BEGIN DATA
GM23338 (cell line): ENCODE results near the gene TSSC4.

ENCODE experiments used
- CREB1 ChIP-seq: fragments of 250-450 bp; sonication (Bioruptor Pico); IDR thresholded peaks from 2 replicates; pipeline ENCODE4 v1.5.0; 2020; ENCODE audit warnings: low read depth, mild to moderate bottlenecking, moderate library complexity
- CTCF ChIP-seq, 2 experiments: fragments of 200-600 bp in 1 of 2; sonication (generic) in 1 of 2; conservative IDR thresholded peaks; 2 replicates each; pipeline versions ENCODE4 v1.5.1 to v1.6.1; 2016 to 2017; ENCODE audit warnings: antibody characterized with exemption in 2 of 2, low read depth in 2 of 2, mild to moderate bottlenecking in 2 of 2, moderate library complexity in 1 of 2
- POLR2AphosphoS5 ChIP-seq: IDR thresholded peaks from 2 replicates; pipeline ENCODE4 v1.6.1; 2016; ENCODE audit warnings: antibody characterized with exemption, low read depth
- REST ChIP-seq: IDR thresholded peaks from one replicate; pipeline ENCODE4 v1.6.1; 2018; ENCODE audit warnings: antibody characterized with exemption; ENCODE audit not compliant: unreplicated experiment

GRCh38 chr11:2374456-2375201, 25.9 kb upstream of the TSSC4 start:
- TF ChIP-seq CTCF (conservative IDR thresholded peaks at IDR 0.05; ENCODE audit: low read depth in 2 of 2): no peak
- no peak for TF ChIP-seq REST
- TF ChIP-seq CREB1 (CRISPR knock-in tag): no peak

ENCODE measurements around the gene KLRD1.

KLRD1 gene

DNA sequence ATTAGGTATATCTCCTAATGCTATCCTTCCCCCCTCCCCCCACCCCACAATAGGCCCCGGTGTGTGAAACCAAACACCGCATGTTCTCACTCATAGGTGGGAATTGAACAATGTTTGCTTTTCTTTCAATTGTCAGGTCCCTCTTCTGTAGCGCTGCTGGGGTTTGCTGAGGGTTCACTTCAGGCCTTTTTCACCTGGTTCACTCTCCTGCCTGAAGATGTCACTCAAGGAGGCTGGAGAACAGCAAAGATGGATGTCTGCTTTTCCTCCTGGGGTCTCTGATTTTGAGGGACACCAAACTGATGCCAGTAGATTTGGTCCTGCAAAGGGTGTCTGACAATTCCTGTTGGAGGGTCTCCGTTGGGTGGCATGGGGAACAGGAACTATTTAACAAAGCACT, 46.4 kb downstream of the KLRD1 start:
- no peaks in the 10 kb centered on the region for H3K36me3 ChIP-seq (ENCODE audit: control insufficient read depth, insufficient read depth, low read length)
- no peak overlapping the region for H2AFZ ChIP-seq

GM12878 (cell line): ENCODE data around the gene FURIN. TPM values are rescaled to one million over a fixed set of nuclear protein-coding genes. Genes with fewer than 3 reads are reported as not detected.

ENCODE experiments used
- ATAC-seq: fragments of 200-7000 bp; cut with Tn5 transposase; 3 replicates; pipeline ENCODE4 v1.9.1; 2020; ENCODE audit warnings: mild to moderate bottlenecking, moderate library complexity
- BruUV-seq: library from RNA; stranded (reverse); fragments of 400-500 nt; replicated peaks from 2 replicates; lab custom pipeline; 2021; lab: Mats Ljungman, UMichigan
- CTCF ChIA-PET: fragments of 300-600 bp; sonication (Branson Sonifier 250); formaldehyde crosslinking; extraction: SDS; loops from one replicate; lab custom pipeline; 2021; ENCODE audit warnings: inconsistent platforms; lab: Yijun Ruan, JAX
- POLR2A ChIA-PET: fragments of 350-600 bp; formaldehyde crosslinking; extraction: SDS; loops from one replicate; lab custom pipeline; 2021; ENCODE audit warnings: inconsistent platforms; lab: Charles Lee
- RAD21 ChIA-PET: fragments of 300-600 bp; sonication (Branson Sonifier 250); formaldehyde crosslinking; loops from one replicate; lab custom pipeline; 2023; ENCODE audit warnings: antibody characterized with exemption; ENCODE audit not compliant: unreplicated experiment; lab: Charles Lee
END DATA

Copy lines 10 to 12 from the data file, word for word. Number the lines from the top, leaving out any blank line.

- TF ChIP-seq CREB1 (CRISPR knock-in tag): no peak

ENCODE measurements around the gene KLRD1.

KLRD1 gene